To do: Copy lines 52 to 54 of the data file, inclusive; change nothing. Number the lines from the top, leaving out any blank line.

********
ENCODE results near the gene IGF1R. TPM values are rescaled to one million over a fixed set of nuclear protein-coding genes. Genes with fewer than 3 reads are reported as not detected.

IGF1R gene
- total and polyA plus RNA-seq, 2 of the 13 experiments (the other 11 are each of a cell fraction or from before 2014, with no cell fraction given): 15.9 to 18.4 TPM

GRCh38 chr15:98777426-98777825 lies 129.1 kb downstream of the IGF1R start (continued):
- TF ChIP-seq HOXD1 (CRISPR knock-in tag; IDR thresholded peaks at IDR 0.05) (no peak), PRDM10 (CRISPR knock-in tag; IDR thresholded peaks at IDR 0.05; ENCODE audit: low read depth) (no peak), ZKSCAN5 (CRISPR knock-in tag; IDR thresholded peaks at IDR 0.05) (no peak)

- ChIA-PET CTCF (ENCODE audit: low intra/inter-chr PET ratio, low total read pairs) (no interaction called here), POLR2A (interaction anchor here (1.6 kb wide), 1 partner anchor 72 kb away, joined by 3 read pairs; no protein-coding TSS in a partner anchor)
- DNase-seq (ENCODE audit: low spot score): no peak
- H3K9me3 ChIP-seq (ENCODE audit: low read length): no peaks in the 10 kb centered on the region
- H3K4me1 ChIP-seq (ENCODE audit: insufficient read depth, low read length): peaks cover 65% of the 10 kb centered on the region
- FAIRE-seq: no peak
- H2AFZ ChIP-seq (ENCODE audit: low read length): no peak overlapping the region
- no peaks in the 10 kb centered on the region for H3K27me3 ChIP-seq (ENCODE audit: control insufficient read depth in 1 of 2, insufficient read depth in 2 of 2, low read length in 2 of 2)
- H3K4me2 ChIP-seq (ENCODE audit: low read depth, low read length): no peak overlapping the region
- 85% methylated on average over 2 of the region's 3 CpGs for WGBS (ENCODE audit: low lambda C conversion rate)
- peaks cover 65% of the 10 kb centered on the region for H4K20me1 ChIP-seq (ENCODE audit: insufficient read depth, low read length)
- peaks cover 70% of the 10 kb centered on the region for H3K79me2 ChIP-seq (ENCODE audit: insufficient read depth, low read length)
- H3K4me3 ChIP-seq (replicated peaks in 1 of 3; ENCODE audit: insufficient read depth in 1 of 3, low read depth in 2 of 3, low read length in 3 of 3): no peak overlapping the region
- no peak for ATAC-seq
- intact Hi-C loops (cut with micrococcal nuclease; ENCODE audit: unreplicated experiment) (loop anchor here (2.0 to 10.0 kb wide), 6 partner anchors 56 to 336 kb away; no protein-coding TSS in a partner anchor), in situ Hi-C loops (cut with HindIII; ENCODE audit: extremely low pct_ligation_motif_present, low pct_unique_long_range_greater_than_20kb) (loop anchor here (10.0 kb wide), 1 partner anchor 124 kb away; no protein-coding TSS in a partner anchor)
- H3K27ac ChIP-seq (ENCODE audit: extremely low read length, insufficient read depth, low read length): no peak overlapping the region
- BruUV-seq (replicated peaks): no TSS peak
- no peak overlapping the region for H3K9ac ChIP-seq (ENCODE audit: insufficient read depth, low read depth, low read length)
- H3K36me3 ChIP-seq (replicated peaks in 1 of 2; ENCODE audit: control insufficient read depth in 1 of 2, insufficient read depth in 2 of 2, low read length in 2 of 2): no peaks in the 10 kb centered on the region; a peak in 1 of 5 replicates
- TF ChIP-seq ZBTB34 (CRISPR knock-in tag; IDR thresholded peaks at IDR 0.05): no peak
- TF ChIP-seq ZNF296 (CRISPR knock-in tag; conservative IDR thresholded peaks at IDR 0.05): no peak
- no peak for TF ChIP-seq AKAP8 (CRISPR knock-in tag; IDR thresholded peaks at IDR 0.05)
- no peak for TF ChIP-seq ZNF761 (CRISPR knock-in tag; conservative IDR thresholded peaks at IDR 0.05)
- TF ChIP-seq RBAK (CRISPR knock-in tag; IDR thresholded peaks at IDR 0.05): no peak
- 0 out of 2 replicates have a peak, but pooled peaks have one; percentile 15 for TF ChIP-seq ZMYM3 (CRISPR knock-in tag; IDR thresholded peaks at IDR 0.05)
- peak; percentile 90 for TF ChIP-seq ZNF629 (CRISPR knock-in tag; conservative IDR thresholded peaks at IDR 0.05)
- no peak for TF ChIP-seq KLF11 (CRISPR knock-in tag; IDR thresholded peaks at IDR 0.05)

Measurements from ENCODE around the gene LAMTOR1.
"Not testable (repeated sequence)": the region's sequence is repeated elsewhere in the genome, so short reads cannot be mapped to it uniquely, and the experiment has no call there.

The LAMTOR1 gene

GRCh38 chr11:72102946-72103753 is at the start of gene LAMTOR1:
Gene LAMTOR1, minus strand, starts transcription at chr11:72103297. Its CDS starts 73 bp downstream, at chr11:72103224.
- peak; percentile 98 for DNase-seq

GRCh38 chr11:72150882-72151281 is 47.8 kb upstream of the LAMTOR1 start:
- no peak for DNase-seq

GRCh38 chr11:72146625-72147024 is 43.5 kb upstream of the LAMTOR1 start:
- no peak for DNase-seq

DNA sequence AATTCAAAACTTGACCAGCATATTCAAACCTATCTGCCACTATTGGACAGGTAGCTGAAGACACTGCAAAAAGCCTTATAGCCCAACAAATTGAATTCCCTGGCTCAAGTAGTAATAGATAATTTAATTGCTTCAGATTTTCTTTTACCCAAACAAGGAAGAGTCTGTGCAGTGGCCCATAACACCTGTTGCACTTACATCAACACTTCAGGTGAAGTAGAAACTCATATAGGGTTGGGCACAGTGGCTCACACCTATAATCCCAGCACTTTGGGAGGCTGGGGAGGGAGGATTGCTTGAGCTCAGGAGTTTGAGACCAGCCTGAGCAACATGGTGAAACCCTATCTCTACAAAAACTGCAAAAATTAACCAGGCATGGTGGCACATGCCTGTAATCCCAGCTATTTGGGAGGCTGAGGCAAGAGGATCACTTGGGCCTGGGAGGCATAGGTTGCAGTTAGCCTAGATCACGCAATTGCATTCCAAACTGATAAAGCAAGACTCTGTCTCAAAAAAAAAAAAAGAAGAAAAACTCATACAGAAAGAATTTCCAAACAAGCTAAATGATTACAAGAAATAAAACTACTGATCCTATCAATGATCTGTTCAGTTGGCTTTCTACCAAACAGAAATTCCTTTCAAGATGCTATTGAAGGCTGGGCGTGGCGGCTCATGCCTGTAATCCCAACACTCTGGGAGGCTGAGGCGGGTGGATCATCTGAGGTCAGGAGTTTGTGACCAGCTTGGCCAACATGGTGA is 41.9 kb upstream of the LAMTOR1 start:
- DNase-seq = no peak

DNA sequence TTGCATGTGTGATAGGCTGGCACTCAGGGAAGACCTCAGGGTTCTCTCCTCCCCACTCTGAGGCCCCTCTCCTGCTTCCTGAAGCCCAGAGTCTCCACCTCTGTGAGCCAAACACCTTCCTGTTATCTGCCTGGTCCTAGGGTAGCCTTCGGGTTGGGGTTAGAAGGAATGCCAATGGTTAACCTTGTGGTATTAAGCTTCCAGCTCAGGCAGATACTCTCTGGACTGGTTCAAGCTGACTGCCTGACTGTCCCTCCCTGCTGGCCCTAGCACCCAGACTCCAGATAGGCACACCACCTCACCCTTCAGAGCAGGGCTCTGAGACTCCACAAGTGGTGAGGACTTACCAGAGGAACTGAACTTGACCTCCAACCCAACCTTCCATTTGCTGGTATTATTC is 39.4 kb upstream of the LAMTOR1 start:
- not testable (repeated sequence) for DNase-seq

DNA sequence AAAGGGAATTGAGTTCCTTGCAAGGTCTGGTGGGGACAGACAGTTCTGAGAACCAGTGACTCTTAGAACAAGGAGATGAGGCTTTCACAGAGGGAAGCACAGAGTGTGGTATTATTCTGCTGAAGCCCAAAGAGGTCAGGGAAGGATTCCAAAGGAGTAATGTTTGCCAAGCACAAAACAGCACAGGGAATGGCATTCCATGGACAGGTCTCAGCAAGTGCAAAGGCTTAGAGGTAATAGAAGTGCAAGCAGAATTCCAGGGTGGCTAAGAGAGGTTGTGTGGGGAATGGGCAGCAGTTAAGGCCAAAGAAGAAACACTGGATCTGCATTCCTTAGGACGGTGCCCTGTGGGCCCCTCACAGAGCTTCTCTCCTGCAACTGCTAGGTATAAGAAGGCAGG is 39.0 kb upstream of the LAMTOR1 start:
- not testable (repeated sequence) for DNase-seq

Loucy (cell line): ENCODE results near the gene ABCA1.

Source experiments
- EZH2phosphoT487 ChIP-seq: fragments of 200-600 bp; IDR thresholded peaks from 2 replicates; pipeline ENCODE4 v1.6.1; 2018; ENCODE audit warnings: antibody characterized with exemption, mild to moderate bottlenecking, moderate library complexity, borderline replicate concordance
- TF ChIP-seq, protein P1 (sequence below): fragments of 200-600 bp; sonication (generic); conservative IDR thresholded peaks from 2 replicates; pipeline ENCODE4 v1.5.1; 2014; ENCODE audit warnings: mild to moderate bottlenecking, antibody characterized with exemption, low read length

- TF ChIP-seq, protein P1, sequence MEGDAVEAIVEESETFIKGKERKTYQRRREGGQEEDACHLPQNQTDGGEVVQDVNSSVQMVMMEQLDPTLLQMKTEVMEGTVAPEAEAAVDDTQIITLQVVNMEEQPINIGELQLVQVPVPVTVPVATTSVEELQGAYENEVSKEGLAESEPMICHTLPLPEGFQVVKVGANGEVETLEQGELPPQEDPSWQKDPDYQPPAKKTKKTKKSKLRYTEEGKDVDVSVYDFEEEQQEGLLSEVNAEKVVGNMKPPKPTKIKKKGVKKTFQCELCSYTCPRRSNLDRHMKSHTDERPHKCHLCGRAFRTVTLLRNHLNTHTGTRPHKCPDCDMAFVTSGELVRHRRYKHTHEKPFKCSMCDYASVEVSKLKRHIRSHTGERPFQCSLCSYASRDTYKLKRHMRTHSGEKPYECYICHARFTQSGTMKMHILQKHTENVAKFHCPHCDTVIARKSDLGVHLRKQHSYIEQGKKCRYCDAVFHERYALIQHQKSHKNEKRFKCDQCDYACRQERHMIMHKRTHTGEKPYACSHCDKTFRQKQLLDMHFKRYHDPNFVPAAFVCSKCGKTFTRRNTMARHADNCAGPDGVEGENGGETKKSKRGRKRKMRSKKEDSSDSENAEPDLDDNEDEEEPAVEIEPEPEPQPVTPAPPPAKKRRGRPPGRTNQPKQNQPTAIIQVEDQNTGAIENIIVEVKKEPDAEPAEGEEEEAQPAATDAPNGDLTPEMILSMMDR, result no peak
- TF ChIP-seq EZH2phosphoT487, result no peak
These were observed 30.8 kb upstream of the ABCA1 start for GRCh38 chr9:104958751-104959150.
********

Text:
- TF ChIP-seq, protein P1, sequence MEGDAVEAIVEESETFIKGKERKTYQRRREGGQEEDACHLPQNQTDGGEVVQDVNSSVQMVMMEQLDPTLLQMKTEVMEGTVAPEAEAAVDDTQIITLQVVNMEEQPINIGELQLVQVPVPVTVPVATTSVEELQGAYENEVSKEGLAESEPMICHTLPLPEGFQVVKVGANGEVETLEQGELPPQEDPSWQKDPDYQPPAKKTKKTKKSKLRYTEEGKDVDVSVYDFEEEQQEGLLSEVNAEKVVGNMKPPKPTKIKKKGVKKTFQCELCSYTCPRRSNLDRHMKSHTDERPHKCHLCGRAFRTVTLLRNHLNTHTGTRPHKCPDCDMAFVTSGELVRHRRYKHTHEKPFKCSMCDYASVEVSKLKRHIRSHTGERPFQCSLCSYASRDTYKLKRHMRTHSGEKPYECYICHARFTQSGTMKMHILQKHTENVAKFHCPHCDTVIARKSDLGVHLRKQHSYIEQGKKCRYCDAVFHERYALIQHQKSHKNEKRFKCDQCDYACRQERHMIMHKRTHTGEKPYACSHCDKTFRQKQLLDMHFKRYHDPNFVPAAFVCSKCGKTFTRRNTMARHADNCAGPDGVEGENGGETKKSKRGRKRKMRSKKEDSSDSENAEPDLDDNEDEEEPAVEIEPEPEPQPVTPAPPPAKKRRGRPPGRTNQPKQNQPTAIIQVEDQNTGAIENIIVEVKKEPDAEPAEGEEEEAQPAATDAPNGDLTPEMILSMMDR, result no peak
- TF ChIP-seq EZH2phosphoT487, result no peak
These were observed 30.8 kb upstream of the ABCA1 start for GRCh38 chr9:104958751-104959150.